Henry Moore Exposed Le Grand

Posted: December 8, 2009 in The Non-Rippers
Mr. Henry Moore, senior chief inspector in the detective branch of the New Scotland Yard, has given to a representative of the Daily Telegraph some reminiscences of his long career.
Many of the cases in which he  has been prominently concerned during the past couple of decades have not yet died out of public recollection. One of his earliest was the notorious Wimbledon poisoning tragedy, when Dr. Lamson, in 1881, administered aconite in a capsule to his crippled cousin, Percy Malcolm John, a schoolboy, and afterwards coolly walked into Scotland Yard, never thinking that he would be detained, or that guilt could be brought home to him. Perhaps no officer had more anxious work to discharge in connection with the so-called Whitechapel murders than Mr. Moore, but he is reluctant to talk of those trying times, though, in common with his colleagues, he has formed a shrewd surmise as to the identity of the actual miscreant, who is now dead. Still more recently he was engaged in running to earth at Toulon the Frenchman Ravellot, who, in October, 1894, murdered, in Old Crompton street, Father Gabriel J. Sequi. Then, again, upon the murder of Antoine Brosisetti at a house in Castle street, Long Acre, in November, 1897, it was Mr. Moore who secured the arrest, near Turin, of Giuseppi Ravetti, who is now undergoing a sentence of thirty-years’ imprisonment for the horrible crime, the motive of which was to secure the old shoemaker’s hoarded gold.
Murder alone, however, has not been the chief inspector’s speciality. It is sufficient to recall his investigation of the Langtry jewel case, and the part which he and Inspector Richards played in tracing the perpetrators of the great stock transfer stamp frauds at Somerset House nine years ago; and also his successful exposure of a notorious blackmailer, Charles Grandy, alias Le Grand, whose victims were titled ladies. He has had pass through his hands upon their arrest an ex-London County Councillor and a former Lord-lieutenant of Worcestershire. Mr. Moore was engaged, with ex-Chief inspector Forest in the mass of work entailed by the steps to procure the conviction of Wright, Hobbs, Newman, and Balfour in connection with the Liberator frauds and he tells an amusing story in relation to the return of Balfour to this country.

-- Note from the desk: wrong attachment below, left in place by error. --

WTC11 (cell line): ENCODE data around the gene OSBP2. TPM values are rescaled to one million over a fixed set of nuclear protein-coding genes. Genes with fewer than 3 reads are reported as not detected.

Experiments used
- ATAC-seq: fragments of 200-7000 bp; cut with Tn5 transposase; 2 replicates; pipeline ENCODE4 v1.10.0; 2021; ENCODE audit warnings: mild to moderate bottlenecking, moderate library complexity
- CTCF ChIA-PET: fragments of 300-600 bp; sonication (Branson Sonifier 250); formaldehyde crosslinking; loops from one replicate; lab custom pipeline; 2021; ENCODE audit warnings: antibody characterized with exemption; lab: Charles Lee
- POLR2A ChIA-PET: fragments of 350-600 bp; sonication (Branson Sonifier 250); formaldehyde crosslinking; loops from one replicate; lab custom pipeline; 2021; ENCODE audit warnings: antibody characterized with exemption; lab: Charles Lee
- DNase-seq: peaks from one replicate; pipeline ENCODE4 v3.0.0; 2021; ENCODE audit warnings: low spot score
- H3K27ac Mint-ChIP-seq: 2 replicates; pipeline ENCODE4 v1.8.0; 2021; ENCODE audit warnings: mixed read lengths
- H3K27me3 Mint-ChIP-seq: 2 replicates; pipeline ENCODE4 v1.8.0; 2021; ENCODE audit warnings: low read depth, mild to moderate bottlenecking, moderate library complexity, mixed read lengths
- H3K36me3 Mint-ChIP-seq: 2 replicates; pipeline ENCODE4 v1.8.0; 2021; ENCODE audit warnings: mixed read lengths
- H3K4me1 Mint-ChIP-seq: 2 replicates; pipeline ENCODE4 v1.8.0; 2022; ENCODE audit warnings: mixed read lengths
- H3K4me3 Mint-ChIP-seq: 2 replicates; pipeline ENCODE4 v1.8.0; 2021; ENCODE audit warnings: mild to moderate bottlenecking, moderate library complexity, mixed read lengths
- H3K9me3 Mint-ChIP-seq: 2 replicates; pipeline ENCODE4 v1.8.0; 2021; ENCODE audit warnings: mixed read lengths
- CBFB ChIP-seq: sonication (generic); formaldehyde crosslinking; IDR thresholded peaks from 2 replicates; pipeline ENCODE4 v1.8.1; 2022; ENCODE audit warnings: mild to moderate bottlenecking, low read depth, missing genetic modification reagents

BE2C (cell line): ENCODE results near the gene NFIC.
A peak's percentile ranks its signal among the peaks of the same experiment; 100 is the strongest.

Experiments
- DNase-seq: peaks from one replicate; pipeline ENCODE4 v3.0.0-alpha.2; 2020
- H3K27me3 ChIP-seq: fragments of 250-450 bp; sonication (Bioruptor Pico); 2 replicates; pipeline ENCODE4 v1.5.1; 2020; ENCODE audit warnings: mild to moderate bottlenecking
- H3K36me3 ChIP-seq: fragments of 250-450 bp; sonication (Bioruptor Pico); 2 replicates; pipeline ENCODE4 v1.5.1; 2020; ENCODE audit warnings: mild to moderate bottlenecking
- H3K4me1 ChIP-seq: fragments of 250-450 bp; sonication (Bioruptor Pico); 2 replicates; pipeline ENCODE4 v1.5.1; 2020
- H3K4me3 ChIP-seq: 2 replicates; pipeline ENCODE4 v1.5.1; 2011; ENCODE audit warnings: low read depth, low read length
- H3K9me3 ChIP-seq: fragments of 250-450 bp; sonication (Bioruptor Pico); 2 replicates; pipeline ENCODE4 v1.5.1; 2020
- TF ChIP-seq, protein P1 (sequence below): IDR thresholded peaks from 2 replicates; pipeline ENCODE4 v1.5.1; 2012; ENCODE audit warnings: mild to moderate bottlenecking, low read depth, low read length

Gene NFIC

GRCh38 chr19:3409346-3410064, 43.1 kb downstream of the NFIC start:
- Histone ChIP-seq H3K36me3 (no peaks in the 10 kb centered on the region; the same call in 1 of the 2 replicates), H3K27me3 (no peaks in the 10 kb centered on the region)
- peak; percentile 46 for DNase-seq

"When Balfour was expected at Southampton the order was given that no pressmen should be permitted to get near him. Forest and I hired a launch, and whilst the reporters were looking all round the hotels for me we were lying off the Isle of Wight, waiting for the ship with the prisoner on board to come up in the morning. Then the Press tug came down, and the men on board did not realise that Balfour was on my little launch that steamed past them. Suddenly they suspected it, and then began a chase to Southampton. The tug passed us, but they went into the Empress Dock, whilst I slipped to another place, where a carriage was waiting, and so we evaded the whole crowd of interviewers."
"Did you ever stand in danger of your life, Mr. Moore?"
"I think I did when I jumped into the van containing the fifteen ingots of silver. Two men were at the back. That was in the case where thirty-one ingots, valued at L4,900 had been stolen from a Midland Railway van in 1895, and some of them were found in the possession of Sarti, who recently committed suicide. It was then that I got up Sergeant Harris as a buyer, and I entrusted him with L1,600 in bank notes to show the men who held the bulk of the silver. They might have murdered him had they suspected his identity."
"What has been your most extraordinary clue?"
"I recall a case where a man was "wanted" in the West Indies. He was traced to Pimlico, but I found he had gone away from the house an hour or so before I arrived. The only clue was that he had taken a cab with a grey horse. My game was to look for a grey horse in a cab, and I had not walked a quarter of a mile before I hailed the driver of such an animal. It was the very cabman I wanted. My man was not inside, but I succeeded in arresting him at Liverpool, and took him back to the West Indies.
"I recollect another case in which, whilst tracing the abductor of an heiress, I came upon another couple who had eloped under precisely the same conditions from Germany.
"Once I had a curious presentiment. A man was arrested for fraud, and as he stood in the dock at the police court I felt that he had something upon him. He had been searched, but I had him searched again – still without result. But I still was conscious of the same presentiment, and I had him stripped. In his sock there was a little bottle of poison."
Source: Clutha Leader, Volume XXVI, Issue 1374, 9 February 1900, Page 7
Note: In this article, you will notice that Moore’s mention of the Whitechapel murderer as being someone who is now dead is a separate anecdote from his mention of the notorious blackmailer Charles Grandy or Le Grand, whose victims were titled ladies; not prostitutes.

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